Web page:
September 8, 2014
The News Journal
An alternative approach to teacher evaluations
An op-ed by Lamont Browne, Ed. D., Head of School/Principal; EastSide Charter School
East Side Charter School – in partnership with Kuumba, Prestige and Thomas Edison – was approved by the Department of Education to use the aptly titled “Teaching Excellence Framework,” an alternative to the state’s evaluation system. Focusing on teacher development, we set a goal to observe every one of our teachers biweekly, followed by a one-on-one coaching session between the coach and the teacher between 18 and 20 times annually.
Sharing the key to urban education
An op-ed by Rhonda Graham, columnist
Thankfully, the DOE’s mandate for the struggling Christina and Red Clay schools identified this week because of their academic anemia is well-timed. East Side, Urban Promise, Kuumba Academy and Thomas Edison could bask in their laurels, so to speak, but instead have plans to share their success with traditional public schools.
An alternative to starting schools later
A letter to the editor by Ellen V. Kwick, Claymont
Regarding “Should the School Day Start Later?”: This would not be an issue if students were allowed to attend schools in their neighborhoods. Re-institute neighborhood schools and the problem will be solved.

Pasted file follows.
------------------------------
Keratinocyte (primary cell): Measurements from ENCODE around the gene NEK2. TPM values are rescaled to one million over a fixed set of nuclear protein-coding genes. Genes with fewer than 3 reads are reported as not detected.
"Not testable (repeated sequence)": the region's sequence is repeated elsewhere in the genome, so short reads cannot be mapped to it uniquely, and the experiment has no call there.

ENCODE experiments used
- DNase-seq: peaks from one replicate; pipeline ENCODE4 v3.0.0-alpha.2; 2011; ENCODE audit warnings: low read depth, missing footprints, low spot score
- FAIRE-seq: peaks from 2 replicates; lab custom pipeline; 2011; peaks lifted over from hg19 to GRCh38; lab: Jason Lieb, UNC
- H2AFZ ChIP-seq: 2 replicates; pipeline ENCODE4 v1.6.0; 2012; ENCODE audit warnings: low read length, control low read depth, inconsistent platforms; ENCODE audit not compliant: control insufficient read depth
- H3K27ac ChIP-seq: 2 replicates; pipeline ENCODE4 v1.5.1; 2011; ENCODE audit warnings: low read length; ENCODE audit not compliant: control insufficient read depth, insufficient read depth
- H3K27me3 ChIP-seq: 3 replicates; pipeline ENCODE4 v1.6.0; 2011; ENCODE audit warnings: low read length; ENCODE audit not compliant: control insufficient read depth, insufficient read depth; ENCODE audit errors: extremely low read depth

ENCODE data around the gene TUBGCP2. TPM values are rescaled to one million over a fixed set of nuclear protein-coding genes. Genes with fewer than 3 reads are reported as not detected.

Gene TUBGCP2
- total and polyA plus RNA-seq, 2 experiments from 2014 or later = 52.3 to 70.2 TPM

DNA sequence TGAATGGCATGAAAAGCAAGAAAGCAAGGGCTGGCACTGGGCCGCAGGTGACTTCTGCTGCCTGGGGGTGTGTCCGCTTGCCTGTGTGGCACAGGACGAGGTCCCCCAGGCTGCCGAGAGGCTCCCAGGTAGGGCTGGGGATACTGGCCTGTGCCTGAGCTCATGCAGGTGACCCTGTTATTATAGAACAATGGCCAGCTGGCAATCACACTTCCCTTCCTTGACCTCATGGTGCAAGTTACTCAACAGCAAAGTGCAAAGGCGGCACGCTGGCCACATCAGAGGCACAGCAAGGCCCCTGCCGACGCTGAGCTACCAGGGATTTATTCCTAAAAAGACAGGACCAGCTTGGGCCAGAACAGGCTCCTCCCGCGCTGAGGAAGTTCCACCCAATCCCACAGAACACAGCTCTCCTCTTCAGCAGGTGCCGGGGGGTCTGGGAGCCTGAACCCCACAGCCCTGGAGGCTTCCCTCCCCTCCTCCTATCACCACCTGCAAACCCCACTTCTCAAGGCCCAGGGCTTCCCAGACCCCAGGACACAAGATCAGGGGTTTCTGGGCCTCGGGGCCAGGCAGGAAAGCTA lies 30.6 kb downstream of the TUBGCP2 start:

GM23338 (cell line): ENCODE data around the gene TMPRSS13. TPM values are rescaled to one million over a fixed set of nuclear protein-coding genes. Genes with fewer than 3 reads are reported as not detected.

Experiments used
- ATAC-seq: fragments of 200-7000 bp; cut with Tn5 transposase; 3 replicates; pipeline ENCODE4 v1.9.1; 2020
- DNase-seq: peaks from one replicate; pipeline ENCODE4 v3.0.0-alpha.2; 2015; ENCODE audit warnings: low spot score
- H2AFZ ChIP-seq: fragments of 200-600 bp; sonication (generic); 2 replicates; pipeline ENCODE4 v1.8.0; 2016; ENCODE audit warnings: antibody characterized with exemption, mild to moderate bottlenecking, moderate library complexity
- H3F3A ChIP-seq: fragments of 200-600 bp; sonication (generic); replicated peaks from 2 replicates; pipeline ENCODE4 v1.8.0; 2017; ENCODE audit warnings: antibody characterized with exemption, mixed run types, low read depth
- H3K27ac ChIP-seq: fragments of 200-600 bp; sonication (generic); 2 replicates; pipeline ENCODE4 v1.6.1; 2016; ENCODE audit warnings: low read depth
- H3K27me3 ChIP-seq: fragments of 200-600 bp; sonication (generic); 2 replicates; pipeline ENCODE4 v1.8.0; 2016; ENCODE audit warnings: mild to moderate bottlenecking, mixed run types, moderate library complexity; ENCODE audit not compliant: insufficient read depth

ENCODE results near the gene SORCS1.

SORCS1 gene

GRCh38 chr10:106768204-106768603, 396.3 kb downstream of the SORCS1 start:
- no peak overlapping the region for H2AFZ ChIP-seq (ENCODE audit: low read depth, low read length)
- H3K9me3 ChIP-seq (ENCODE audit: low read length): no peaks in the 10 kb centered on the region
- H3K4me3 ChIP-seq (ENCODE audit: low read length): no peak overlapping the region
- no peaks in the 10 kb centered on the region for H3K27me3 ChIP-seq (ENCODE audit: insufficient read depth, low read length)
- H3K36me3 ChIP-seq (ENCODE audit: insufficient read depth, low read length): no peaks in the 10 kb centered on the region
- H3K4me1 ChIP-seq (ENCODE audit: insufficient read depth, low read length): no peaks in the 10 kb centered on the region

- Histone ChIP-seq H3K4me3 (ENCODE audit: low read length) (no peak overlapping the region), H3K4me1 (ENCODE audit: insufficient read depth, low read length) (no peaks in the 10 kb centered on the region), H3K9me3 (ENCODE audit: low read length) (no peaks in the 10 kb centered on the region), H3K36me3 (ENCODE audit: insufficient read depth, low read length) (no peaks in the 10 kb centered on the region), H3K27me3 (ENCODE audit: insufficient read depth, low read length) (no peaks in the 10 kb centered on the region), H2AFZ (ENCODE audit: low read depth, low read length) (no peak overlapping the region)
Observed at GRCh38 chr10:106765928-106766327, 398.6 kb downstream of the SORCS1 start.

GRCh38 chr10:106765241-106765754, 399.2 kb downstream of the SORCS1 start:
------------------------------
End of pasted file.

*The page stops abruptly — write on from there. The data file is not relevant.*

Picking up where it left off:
Gov. Markell highlights efforts to assist high schools seniors in weekly message
In his weekly message, Governor Jack Markell highlighted his recent tour of First State high schools to remind students of the importance of higher education and other post-high school opportunities. Markell noted that in coming years, 60 percent of jobs in Delaware will require education and training beyond high school — a number that rises to 80 percent in high-paying fields like information technology.
Delaware State News
Delaware seeks to improve individualized education plan process in schools
A task force set up to improve the development process for individualized education plans met for the first time Thursday night. The plans, or IEPs, are a written statement of the educational program designed to meet a student’s individual needs. “When the process goes well, it’s great, but when it doesn’t, the deck can really be stacked against parents who are trying to get the best outcome for their kid,” Lt. Gov. Matt Denn said.
Polytech High School opens new $29 million expansion
While Polytech High School’s $29 million project was still under construction in 2013, Polytech Assistant Superintendent Mark Dufendach said the finished product would make the Woodside school one of the most technologically advanced in the state.
Now that the work is complete, staff and students at the school say Dufendach’s prediction has become a reality.
Legal feud over K-12 aid continues in Washington state